The Many Names For Sugar

One of the things I try hardest to avoid is sugar (in all is varied forms). Because after a long time I came to realize what it does to me both in the short term and in the long term. But food makers are a tricky bunch. They wan to sell you great tasting food but they typically only label to the extent required by law. So when reading the list of ingredients, you may see that something has 10 grams of carbs per serving but you can’t quite tell what it comes from.

That’s because there are dozens of different way to say “sugar” in modern food science without actually saying sugar and conjuring up images of white crystals. And we need to be on the look out for all of them. Here’s a sampling:

  • agave syrup
  • barley malt
  • beet sugar
  • brown sugar
  • rice syrup
  • can juice
  • can sugar
  • caramel coconut syrup
  • corn syrup
  • corn syrup solids
  • date sugar
  • dextran
  • dextrose
  • maltol
  • fructose
  • fruit juice or fruit juice concentrate
  • galactose
  • glucose solids
  • grape sugar
  • high fructose corn syrup
  • invert sugar
  • lactose
  • maltodextrin malt syrup
  • refiner’s syrup
  • sorbitol
  • sucrose

And the list could go on.

The trouble is that from our metabolic point of view, which is what ultimately matters, all forms of “sugar” have pretty much the same effects: disrupting brain chemistry, fueling addiction, spiking insulin levels (wearing on our pancreas and promoting fat storage), leptin resistance, and predisposing us to a wide variety of chronic and degenerative conditions.

See Also: Time to Tax Sugar? Yes. and Regulating Our Sugar Habit from today’s New York Times.

Perspective on Eating Butter and Fats

There’s a lot of excellent information on the Weston A. Price Foundation web site. We’ve used it on several occasions when trying to provide a bit of balance to modern (often extreme) ideas about how traditional eating are harmful to human health.

During a recent set of family visits, Kathleen found three that are particularly useful when trying to combat the anti-fat dogma that still has a hold on so much of the population (despite there being actual science to support reasonable consumption):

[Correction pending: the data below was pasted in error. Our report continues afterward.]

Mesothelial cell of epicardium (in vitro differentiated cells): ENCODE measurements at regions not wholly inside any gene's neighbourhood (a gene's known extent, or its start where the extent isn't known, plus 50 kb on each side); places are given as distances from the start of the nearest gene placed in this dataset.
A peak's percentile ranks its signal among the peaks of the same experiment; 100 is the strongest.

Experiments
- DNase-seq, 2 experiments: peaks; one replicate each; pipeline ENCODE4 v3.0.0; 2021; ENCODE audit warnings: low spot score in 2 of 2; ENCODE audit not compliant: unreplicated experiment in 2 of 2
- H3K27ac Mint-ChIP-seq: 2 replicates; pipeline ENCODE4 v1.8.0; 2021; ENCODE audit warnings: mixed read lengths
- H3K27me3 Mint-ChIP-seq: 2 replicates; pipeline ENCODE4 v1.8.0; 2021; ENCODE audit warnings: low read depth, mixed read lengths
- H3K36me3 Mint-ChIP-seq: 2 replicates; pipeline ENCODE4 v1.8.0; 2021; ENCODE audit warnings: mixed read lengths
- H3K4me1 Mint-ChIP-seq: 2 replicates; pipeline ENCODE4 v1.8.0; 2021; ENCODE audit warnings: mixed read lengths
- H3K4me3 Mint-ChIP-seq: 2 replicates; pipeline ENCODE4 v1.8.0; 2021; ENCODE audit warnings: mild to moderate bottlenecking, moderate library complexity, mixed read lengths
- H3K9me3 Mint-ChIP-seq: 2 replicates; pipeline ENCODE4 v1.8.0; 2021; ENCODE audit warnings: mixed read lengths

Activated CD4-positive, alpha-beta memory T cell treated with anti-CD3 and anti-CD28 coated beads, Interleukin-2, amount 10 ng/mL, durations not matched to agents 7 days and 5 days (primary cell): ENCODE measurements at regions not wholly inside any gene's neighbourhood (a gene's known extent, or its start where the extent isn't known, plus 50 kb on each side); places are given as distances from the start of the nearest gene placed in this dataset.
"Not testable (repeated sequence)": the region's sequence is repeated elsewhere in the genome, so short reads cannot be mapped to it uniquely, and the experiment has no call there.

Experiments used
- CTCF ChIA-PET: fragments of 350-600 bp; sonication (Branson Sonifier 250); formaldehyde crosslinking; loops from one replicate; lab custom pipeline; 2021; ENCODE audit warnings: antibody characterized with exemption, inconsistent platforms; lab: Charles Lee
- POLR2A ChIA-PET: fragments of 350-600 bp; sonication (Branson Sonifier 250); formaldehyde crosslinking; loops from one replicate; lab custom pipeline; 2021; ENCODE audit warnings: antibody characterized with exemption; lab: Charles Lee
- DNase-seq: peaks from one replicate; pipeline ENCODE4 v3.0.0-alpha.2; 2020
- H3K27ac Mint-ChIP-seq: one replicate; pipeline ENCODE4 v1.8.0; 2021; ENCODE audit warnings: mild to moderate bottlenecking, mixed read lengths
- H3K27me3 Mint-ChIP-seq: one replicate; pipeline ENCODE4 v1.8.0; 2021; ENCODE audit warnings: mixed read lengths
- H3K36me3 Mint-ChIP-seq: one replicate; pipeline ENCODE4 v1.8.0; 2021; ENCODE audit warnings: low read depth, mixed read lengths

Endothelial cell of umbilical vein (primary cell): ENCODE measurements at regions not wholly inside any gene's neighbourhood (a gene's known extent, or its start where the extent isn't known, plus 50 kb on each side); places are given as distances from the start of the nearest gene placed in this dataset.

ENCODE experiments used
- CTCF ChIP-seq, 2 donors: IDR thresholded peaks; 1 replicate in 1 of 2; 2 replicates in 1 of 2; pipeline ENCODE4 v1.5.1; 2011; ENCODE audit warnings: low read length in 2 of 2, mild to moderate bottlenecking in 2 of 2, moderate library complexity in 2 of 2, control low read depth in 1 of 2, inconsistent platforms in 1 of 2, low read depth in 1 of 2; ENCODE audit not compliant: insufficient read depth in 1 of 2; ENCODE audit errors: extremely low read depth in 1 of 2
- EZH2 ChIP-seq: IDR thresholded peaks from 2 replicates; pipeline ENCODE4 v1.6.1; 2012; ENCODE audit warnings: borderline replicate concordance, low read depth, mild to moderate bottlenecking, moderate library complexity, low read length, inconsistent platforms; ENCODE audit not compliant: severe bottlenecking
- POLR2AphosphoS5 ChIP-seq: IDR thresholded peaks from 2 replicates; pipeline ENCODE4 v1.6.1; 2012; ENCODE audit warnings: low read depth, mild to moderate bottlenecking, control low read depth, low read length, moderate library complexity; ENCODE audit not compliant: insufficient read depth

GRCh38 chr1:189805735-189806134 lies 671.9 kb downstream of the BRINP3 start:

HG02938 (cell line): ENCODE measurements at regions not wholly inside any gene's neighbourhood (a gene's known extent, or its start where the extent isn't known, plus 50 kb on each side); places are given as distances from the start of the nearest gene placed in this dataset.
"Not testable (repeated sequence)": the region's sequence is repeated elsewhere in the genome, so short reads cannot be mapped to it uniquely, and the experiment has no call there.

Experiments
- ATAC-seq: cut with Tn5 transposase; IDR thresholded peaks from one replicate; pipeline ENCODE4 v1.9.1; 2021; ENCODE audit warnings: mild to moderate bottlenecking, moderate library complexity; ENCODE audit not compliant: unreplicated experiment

• Why Butter is Better does a good job of explaining why butter should have never been displaced by margarine or any other man-made substitutes. Unlike some advocacy sites, the article also contains references to other sources so that you can chase down more if you’re interested.
  • The Skinny on Fats is a longer piece that gets into a lot of detail about the various types of fats (how and why they’re classified), how they interact with our bodies, and how man-made fats (such as trans-fats) cause problems for us.
  • Taking the Fear Out of Eating Fats is a shorter high-level summary of the same ideas, but presented in a way that focuses on the recommendations more than the background and science. There’s even a bit in there about gallbladder health, which is of particular interest to me–I had my gallbladder removed about 8 years ago, before I understood much of what I do now.

People often find it surprising how fats are involved in the processes that our bodies use to absorb many vitamins and nutrients, not to mention rebuilding our cells. (Guess what cell walls are made of!)

Have you seen other articles that we should showcase here? Drop a comment below.

Simple Strawberry Banana Smoothie Recipe Base

I’ve had a few people ask me for the recipe I use when making my breakfast smoothies. But the reality is that there’s no recipe–it’s more of an approach than a specific mix of ingredients. I tend to vary the ingredients a lot based on what’s available (obviously preferring fresh ingredients) and daily taste preferences. All you need is a blender and a willingness to experiment a bit.

I virtually always start with the same base of ingredients, which includes:

  • frozen strawberries (when available, we buy fresh from the farmer’s market and then clean, cut, and freeze them the night before)
  • banana
  • whole raw milk (get the best you can, of course)
  • plain (unflavored) kefir or good quality greek yogurt
  • vitamin C powder (acerola is excellent)